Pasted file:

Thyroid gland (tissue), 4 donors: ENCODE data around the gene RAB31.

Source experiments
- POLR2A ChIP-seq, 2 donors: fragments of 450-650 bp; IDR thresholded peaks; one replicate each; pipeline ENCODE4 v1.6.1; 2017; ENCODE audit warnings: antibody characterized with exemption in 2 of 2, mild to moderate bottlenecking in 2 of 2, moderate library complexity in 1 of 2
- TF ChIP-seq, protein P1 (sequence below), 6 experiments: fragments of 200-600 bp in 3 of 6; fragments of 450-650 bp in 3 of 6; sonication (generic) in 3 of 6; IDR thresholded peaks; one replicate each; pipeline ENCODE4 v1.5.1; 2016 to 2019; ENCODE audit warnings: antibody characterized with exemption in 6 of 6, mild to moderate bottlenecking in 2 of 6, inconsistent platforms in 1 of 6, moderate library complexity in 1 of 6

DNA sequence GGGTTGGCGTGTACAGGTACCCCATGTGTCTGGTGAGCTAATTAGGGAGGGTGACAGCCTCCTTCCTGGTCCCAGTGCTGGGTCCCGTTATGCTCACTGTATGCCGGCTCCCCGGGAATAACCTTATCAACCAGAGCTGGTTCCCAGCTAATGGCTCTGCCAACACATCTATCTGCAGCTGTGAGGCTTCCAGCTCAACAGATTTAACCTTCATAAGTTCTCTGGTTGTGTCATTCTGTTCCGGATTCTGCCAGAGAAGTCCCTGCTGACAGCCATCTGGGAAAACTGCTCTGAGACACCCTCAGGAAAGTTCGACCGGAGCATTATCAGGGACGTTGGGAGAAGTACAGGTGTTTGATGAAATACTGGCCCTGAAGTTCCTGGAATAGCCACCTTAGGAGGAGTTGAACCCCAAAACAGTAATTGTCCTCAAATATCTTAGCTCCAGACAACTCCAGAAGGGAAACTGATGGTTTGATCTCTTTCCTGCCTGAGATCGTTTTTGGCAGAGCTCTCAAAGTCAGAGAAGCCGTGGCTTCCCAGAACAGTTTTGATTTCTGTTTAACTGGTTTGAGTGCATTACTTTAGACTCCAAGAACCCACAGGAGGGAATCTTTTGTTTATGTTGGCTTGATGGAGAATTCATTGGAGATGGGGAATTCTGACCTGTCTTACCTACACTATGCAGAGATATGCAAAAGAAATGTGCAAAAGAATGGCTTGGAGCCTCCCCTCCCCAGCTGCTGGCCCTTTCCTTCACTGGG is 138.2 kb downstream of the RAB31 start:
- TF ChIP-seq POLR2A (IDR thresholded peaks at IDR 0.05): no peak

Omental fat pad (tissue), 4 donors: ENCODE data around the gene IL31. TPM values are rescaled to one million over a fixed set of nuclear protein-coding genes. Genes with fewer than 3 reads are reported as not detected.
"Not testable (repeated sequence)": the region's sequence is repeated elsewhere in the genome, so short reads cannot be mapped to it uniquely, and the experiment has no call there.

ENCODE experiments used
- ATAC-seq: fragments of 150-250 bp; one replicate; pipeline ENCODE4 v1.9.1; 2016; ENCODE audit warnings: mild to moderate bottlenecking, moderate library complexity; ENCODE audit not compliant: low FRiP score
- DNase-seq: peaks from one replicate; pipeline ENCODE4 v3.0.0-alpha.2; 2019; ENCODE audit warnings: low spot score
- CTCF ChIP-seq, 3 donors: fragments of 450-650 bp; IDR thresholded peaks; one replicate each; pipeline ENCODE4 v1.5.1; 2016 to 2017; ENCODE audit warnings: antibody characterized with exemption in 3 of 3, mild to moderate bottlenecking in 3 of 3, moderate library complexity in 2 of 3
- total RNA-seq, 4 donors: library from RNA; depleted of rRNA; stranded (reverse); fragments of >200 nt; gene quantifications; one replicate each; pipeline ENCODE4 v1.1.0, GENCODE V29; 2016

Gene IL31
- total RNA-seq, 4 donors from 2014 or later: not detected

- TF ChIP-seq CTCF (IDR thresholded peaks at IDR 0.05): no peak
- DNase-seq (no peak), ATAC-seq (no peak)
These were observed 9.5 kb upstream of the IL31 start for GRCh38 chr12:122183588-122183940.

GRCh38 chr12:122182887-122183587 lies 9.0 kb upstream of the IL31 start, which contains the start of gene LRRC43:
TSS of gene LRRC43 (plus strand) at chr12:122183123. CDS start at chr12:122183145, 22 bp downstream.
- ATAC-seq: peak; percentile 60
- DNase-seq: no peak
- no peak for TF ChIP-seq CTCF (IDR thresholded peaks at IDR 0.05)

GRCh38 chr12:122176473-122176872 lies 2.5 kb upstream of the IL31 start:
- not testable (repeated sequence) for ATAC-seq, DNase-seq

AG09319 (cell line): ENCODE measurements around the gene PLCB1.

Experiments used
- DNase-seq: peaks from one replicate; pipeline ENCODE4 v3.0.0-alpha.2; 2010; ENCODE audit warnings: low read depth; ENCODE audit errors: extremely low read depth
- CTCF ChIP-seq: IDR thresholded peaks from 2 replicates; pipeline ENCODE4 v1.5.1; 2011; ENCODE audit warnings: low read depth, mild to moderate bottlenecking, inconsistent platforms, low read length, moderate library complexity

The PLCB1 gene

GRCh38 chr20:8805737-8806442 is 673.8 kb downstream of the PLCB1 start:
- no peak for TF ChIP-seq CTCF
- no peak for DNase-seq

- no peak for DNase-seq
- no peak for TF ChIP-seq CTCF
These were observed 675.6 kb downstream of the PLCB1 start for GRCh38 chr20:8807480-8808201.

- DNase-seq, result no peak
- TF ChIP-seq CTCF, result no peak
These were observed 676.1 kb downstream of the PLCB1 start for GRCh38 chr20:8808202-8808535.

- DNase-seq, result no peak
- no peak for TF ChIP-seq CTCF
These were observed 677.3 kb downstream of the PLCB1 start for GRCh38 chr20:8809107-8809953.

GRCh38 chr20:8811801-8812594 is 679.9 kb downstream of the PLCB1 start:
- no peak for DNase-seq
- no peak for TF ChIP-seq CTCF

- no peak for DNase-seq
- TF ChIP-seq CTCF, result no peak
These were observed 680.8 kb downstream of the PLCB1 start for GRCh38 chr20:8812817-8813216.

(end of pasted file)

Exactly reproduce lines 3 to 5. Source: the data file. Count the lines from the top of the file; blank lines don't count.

- POLR2A ChIP-seq, 2 donors: fragments of 450-650 bp; IDR thresholded peaks; one replicate each; pipeline ENCODE4 v1.6.1; 2017; ENCODE audit warnings: antibody characterized with exemption in 2 of 2, mild to moderate bottlenecking in 2 of 2, moderate library complexity in 1 of 2
- TF ChIP-seq, protein P1 (sequence below), 6 experiments: fragments of 200-600 bp in 3 of 6; fragments of 450-650 bp in 3 of 6; sonication (generic) in 3 of 6; IDR thresholded peaks; one replicate each; pipeline ENCODE4 v1.5.1; 2016 to 2019; ENCODE audit warnings: antibody characterized with exemption in 6 of 6, mild to moderate bottlenecking in 2 of 6, inconsistent platforms in 1 of 6, moderate library complexity in 1 of 6

DNA sequence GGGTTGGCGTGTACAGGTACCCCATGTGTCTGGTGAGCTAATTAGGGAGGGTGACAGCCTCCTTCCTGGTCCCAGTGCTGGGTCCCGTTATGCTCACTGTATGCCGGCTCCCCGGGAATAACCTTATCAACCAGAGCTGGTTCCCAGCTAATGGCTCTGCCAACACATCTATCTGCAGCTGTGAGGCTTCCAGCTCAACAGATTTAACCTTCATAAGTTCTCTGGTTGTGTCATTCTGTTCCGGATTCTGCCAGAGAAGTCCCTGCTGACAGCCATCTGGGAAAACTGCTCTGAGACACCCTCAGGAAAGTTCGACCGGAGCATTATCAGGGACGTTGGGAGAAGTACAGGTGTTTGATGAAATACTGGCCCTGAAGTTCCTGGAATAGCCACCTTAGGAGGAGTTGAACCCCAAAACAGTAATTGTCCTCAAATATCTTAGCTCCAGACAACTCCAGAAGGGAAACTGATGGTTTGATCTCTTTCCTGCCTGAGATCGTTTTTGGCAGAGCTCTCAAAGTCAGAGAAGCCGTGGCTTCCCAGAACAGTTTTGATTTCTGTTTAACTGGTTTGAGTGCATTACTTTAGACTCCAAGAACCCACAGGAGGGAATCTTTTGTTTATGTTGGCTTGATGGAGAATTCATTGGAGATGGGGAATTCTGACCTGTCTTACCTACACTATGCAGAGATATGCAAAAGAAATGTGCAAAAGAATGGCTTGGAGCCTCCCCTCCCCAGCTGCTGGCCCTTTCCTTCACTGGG is 138.2 kb downstream of the RAB31 start: